you must understand the controlling mind to counteract abuse

As well as being aware of the signs of an abusive relationship, it is helpful to understand the abusive personality and mindset. There are many theories about this, and much controversy about these theories, but those that I find convincing are brain formation and thinking patterns of abusive people. Over the past decade, a large body of research shows that the attachment style of the infant to its mother or primary caregiver wires or programmes the brain. An insecure (fearful or dismissive) attachment, as already discussed in the last chapter, inflicts a neural wound, and is imprinted on the brain, laying the pathways for the abusive tendencies in some people. Thankfully, it seems that only a small minority of people who experienced childhood insecure attachment, which is a trauma, become abusers. This tendency can be alleviated if there is someone in the infant’s life who meets his emotional needs. Allan Schore, who works in the centre for Culture, Brain and Development at the Department of Psychiatry and Biobehavioural Sciences UCLA, explains very well the connection between the biological and psychological interaction in the brain that creates the abusive person. I think that the complexity of this goes a long way to explain how complicated abuse is as a topic for discussion and understanding.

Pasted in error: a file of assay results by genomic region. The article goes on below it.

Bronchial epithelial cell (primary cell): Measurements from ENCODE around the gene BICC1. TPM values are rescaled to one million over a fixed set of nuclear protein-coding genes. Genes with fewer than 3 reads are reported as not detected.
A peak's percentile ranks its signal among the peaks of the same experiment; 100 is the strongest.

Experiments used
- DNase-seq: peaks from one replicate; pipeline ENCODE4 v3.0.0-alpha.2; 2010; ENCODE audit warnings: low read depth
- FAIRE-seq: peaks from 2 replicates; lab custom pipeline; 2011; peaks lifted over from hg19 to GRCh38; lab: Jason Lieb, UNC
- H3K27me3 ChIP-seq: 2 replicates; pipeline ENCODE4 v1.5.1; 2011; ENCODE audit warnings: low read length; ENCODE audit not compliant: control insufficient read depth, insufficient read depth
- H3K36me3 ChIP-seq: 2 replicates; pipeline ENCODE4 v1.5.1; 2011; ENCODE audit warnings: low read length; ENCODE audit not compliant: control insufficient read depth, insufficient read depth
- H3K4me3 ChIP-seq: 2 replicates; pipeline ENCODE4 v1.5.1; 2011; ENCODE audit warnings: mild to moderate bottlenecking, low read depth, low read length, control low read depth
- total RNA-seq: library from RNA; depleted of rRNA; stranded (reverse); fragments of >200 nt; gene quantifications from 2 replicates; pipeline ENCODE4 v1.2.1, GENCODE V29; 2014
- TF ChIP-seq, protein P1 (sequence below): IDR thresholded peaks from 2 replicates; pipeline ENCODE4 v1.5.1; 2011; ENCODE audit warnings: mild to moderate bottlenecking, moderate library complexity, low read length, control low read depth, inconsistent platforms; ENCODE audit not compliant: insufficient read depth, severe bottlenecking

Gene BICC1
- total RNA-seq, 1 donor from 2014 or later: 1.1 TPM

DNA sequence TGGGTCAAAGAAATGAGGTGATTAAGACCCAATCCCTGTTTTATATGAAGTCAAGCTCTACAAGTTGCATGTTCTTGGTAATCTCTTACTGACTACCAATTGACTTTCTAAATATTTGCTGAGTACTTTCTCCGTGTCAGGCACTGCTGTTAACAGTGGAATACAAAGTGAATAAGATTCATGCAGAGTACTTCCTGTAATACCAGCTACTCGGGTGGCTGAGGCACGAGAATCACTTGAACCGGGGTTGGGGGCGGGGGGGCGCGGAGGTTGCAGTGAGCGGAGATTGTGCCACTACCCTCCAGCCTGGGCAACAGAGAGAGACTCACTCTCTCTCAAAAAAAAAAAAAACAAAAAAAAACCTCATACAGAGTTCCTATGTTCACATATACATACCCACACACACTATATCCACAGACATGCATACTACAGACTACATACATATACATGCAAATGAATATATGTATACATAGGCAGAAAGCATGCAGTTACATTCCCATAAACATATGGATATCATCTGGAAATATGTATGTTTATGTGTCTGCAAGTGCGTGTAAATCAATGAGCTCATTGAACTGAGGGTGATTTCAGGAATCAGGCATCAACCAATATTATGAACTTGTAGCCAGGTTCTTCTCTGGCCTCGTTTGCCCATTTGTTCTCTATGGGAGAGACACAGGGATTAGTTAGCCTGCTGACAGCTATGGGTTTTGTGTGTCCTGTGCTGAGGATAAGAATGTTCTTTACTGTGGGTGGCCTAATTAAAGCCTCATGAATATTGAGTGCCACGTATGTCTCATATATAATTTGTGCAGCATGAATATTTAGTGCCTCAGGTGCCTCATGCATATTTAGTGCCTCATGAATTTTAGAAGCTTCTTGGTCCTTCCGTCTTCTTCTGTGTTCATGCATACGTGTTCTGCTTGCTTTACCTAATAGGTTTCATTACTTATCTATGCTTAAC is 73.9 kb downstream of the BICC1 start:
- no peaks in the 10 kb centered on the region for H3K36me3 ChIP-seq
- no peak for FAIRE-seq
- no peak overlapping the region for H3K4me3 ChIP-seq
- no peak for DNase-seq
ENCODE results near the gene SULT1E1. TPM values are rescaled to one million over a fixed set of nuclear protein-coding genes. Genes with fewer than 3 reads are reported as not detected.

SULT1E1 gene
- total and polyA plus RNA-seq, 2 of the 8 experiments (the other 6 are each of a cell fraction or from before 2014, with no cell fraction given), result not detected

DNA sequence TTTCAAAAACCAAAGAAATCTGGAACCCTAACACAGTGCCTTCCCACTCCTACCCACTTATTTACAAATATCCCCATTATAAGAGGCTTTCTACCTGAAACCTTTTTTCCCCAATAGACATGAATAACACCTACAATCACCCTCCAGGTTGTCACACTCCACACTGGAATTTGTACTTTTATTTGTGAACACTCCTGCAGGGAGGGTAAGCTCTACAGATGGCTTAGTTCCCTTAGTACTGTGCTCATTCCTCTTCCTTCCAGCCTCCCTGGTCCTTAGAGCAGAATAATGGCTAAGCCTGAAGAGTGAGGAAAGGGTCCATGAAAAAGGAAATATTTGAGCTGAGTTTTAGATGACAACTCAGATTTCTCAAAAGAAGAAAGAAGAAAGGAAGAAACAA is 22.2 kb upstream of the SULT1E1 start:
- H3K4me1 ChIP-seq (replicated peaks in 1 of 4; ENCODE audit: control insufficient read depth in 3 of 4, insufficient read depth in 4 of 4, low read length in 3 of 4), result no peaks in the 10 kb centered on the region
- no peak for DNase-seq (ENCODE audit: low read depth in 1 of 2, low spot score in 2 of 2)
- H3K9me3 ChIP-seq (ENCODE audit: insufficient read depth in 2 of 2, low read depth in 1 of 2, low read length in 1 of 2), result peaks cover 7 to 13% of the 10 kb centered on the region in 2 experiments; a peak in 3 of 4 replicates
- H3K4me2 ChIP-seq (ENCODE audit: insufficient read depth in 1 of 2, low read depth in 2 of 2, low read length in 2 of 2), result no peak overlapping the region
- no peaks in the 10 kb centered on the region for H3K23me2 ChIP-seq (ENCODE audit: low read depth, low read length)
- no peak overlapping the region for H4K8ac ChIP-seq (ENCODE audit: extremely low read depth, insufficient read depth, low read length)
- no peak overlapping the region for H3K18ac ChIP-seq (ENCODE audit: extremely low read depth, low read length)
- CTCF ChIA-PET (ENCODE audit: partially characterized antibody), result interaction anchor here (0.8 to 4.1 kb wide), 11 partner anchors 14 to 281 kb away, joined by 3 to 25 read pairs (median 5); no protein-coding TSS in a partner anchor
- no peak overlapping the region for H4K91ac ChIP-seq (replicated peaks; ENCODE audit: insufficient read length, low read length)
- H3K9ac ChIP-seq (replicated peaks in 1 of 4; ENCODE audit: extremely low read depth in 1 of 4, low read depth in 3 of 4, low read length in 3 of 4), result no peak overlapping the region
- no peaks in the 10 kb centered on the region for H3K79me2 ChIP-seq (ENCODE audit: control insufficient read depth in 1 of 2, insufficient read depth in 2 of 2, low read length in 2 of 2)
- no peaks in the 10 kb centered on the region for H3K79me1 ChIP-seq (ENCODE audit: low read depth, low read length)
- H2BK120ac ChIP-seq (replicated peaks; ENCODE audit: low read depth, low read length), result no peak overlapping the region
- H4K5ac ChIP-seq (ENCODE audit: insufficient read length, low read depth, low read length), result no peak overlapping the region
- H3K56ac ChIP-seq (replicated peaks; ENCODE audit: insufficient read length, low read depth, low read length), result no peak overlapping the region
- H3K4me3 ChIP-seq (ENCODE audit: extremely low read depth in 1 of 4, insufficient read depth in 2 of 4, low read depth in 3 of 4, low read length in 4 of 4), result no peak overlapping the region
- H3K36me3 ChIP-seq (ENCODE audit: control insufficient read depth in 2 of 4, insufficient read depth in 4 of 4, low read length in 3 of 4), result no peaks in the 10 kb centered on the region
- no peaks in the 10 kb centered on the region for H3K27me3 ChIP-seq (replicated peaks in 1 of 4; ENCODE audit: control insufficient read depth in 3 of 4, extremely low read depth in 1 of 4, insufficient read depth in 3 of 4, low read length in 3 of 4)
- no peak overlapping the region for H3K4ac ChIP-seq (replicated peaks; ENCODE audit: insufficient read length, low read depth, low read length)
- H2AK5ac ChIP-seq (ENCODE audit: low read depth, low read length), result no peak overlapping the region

Donald Dutton’s book, The Abusive personality. Violence and control in intimate relationships, is also worth reading on the biological basis for abuse. He explains that the personality type that emerges from an insecure attachment becomes anxious and easily provoked to violence in intimacy. Men who batter see intimate conflict differently from other men, and may feel more threatened, more humiliated, more anxious and angrier. There is a relationship between an insecure attachment and borderline personality disorder (referred to by some psychologists as Emotionally Unstable Personality disorder), so a greater percentage of abusers than non- abusers are also borderline personality. Donald and Deanda Roberts categorise it as an attachment disorder. Borderline Personality disorder reflects itself in mood swings, black and white thinking, inability to form warm relationships, and intense rage. There is a strong feeling of abandonment and a consequent urge to control.
Adapted from Jim O’Shea’s book Abuse. Domestic Violence, Workplace and School Bullying published by Cork University Press

Posted in abuse, abusive personality, controlling personality, domestic violence, narcissistic personality
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